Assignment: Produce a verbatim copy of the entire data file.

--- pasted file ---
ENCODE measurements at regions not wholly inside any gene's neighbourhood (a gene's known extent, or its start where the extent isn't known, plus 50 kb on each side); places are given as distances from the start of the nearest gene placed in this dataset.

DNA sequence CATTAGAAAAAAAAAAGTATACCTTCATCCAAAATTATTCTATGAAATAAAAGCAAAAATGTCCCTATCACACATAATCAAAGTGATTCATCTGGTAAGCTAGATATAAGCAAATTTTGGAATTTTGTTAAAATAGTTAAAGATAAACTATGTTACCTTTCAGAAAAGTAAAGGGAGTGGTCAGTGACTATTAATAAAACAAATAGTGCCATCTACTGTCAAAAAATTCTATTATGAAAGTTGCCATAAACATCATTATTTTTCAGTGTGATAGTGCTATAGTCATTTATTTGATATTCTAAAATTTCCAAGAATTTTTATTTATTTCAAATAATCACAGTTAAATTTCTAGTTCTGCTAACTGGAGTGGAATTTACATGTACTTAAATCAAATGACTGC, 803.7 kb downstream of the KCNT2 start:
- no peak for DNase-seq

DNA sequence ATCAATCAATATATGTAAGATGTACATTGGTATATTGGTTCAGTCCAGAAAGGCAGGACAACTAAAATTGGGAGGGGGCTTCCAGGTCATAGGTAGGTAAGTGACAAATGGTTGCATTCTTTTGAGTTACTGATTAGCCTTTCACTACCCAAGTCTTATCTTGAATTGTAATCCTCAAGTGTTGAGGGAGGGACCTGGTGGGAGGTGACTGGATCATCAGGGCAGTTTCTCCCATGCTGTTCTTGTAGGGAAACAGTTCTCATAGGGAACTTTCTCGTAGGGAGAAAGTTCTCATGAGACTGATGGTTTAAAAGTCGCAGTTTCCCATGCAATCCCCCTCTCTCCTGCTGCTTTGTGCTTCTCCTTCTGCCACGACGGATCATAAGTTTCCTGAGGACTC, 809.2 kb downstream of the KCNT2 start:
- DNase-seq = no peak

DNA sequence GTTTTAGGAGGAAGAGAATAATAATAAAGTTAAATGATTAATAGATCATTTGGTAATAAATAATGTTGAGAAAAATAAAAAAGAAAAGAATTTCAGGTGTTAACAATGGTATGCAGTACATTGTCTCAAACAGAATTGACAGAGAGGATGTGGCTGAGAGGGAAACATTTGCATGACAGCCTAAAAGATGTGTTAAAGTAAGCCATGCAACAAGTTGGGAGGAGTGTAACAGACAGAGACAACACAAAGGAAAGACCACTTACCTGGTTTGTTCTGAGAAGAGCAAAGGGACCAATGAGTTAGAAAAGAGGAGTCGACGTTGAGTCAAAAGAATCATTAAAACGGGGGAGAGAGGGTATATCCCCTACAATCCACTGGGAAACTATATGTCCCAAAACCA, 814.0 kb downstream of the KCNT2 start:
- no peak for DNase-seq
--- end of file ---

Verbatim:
ENCODE measurements at regions not wholly inside any gene's neighbourhood (a gene's known extent, or its start where the extent isn't known, plus 50 kb on each side); places are given as distances from the start of the nearest gene placed in this dataset.

DNA sequence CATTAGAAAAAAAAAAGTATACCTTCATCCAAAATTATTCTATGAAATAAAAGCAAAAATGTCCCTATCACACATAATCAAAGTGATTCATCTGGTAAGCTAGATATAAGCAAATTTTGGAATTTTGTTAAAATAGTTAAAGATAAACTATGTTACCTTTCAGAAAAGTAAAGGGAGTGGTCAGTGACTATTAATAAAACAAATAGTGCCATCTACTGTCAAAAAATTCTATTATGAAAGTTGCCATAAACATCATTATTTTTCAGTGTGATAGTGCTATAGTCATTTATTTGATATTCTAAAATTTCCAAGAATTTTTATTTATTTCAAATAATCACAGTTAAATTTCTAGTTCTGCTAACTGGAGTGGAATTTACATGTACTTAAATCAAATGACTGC, 803.7 kb downstream of the KCNT2 start:
- no peak for DNase-seq

DNA sequence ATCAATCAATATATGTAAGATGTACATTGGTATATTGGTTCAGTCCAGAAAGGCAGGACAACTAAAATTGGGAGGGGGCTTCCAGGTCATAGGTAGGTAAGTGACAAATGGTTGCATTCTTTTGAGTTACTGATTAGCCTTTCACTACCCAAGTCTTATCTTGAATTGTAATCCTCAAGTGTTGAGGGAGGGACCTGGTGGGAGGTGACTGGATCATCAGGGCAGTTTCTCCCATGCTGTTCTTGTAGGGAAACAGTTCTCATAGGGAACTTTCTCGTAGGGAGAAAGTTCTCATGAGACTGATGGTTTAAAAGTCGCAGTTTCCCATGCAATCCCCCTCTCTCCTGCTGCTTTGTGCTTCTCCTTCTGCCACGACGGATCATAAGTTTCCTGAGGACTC, 809.2 kb downstream of the KCNT2 start:
- DNase-seq = no peak

DNA sequence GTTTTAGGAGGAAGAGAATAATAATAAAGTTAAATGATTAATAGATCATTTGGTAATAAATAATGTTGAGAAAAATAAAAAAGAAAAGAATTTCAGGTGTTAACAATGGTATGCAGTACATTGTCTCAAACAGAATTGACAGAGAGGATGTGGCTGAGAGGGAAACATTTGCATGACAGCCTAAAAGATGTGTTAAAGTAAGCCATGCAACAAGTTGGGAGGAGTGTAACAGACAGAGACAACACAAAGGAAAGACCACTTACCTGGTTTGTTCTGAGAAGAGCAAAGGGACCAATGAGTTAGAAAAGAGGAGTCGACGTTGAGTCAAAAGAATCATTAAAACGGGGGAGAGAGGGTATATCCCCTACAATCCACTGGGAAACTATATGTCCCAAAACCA, 814.0 kb downstream of the KCNT2 start:
- no peak for DNase-seq